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Monday fun with eSpeak on Linux

By   |  April 14, 2008

Looking for a way to perk up your Monday morning? Tombuntu has a good introduction to using eSpeak on Ubuntu. eSpeak is a voice synthesizer included by default in Ubuntu and available from here for other distributions that don’t include it. The most basic way to use eSpeak is to tell it what to say in inverted commas at the command line:

espeak "Hello world. I am espeak, a voice synthesizer."

eSpeak can also be used interactively using the stdin switch:

espeak -stdin

Then simply type in the words you want said. To make eSpeak read a file to you use the -f flag:

espeak -f filename.txt

eSpeak includes a great array of options that can be added at the command line. So, for example, you can speed up the reading with -s, increase the gaps between words with -g and, even more fun, use different accents for the playback. espeak -vaf is apparently meant to sound like an Afrikaans speaker. Give it a shot and see what you think. Details of more eSpeak options can be found in the documentation

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Comments

9 Responses to “Monday fun with eSpeak on Linux”

  1. Ian
    April 14th, 2008 @ 10:44 am

    As I understand it, the Afrikaans voice is better suited to speaking Afrikaans, rather than speaking Afrikaans with an English accent. It actually works quite well if you enter an Afrikaans sentence.

  2. Alastair Otter
    April 14th, 2008 @ 11:31 am

    Ian,

    Yep. I assumed that as well. If you try some other languages they clearly have to be for their native language because many tend to mangle English sentences. My French is a little rusty so I haven’t had a chance to test it.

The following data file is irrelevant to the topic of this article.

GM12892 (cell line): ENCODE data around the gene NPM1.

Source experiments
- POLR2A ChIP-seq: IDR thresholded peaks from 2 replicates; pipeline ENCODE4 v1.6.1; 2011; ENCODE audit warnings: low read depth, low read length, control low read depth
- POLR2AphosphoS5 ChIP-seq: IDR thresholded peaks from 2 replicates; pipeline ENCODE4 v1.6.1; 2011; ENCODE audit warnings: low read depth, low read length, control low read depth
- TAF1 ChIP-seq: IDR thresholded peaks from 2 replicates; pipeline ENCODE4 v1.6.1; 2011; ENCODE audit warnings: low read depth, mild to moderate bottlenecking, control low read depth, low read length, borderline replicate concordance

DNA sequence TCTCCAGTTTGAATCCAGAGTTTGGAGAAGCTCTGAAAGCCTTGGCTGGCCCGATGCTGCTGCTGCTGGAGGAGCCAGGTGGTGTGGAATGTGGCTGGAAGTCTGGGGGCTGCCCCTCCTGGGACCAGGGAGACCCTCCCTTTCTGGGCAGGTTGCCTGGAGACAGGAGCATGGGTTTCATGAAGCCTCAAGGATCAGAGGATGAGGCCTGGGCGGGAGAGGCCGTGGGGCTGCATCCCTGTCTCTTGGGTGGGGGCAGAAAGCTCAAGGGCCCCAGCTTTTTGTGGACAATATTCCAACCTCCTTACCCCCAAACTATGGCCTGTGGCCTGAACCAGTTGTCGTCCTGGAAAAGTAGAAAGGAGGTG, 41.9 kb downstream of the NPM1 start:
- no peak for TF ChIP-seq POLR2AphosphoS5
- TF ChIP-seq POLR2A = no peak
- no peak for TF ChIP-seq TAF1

Apparently eSpeak also works over SSH which would make for a fun way of presenting a ‘big brother’ voice to a colleague. Pity I work alone.

  3. j0nn0
    April 14th, 2008 @ 5:02 pm

    Fun… how would get it to speak fortune every time I boot up? I’m not a shell-script guru, but something like “fortune | espeak” would do it?

  4. Alastair Otter
    April 14th, 2008 @ 5:11 pm

    j0nn0,

    You may need to add -stdin to that to get eSpeak to read a fortune. Something like:

    fortune | espeak -stdin

    will probably work.

  5. bob
    May 2nd, 2008 @ 5:24 pm

    How I can make it speak in others languages, where I write that stuff like -stdin, -g, for example how step by step can make it speaks in czech?

  6. Ian
    May 2nd, 2008 @ 6:36 pm

    espeak -vcs “hello” would work (replace “hello” with some czech. cs is the Czech language code, so using -vaf (Afrikaans) gets it to work in Afrikaans, etc.

  7. Alastair
    May 2nd, 2008 @ 6:46 pm

    @bob

    To make espeak use a czech accent use the -vcs switch. An example:

    espeak -stdin -vcs

    This will speak the input with a czech accent. For a list of available accents use: espeak –voices

  8. roshan
    August 5th, 2008 @ 7:48 am

    Is there any Natural Voices available in linux/ubuntu. if so where can i get it and how to install ???

  9. Casper Labuschage
    November 20th, 2008 @ 9:36 am

    Hi,

    This may be a Monday-morning fun article, but espeak has turned out to be a productivity tool for me.

    I have dozens of books manuals and other stuff that I have to find time to read. Now I use espeak to read back text files as background noise while I am working.

    It may not be ideal, I might not concentrate either 100% on the spoken text, or on my actual work, but I am getting through stuff I need to know that I am simply not getting to. Yes, the voice sounds really 1960’s science fiction like, but I can follow it and it is 99% understandable.

    I have now listened my way throught an entire how-to, a spoken chapter at a time. No, it is not as good as reading the book, I will have to return and dip into the book again, but I certainly have a 20% to 50% comprehension of the subject as a result of espeak. And this without using an additional minute of my time.

    Espeak has now become one of my must-have productivity tools on Linux!

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